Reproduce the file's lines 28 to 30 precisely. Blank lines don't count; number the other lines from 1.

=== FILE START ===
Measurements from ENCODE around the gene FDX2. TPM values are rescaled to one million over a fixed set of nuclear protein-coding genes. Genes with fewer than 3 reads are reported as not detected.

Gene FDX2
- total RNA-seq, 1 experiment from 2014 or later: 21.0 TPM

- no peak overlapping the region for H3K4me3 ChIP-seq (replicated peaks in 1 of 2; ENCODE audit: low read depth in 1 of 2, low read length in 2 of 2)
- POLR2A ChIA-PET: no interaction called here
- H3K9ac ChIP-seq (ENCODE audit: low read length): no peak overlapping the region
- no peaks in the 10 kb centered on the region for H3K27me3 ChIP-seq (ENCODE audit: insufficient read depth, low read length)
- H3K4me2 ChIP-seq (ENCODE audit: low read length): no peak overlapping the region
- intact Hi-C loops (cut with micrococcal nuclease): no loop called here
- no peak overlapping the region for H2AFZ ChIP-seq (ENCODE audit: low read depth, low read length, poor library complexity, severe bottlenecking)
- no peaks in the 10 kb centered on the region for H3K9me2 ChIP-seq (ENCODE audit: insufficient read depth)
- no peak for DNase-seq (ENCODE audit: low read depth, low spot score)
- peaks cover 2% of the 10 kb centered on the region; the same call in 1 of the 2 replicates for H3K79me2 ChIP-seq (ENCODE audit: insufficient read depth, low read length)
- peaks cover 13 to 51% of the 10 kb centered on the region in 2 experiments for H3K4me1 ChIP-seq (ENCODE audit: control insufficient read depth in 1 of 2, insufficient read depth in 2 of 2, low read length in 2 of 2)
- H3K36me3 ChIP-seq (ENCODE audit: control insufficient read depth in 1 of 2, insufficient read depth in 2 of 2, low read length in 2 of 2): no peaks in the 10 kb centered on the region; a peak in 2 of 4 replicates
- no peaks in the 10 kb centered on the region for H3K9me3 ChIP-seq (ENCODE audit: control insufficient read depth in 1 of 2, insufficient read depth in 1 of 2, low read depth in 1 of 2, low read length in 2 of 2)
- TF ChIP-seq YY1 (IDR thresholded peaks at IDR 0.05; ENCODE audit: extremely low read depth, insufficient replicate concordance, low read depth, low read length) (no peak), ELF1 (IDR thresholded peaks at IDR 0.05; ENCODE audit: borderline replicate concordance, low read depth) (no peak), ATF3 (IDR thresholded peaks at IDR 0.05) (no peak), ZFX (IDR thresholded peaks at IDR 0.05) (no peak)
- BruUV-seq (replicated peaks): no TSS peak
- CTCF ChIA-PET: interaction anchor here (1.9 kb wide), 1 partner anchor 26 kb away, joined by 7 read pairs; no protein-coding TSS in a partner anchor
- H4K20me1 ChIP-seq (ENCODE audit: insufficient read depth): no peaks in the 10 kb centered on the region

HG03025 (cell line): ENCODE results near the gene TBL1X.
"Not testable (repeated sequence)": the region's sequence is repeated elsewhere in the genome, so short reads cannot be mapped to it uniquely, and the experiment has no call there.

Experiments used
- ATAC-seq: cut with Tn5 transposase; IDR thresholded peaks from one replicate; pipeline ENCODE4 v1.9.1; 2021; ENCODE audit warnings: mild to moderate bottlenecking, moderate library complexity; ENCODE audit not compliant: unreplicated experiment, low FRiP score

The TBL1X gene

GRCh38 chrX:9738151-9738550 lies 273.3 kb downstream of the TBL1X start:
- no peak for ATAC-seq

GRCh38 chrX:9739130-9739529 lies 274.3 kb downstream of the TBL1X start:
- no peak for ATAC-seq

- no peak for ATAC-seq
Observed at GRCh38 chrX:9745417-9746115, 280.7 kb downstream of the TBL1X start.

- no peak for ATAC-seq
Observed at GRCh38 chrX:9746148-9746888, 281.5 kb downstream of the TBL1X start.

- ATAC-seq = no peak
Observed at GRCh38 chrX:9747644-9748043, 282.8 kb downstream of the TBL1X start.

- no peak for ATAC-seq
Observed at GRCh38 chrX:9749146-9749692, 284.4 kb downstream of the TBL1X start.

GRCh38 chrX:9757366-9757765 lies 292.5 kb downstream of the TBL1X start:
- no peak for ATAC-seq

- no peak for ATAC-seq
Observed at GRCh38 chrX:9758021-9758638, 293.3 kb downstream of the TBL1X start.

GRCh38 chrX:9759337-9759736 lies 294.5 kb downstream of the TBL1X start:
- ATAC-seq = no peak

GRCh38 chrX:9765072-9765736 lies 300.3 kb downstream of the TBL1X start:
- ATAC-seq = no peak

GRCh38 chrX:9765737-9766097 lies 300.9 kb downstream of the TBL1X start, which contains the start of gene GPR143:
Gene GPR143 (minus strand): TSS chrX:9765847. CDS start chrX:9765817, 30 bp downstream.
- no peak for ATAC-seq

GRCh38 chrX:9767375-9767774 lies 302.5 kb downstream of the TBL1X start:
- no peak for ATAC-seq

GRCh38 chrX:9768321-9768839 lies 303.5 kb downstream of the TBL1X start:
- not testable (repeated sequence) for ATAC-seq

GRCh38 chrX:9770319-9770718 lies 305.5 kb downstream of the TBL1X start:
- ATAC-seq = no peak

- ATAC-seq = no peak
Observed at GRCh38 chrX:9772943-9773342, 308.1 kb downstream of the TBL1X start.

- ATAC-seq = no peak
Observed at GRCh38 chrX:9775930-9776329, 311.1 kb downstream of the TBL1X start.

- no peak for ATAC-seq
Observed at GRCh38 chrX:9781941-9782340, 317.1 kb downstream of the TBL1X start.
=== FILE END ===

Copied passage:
GRCh38 chrX:9739130-9739529 lies 274.3 kb downstream of the TBL1X start:
- no peak for ATAC-seq

- no peak for ATAC-seq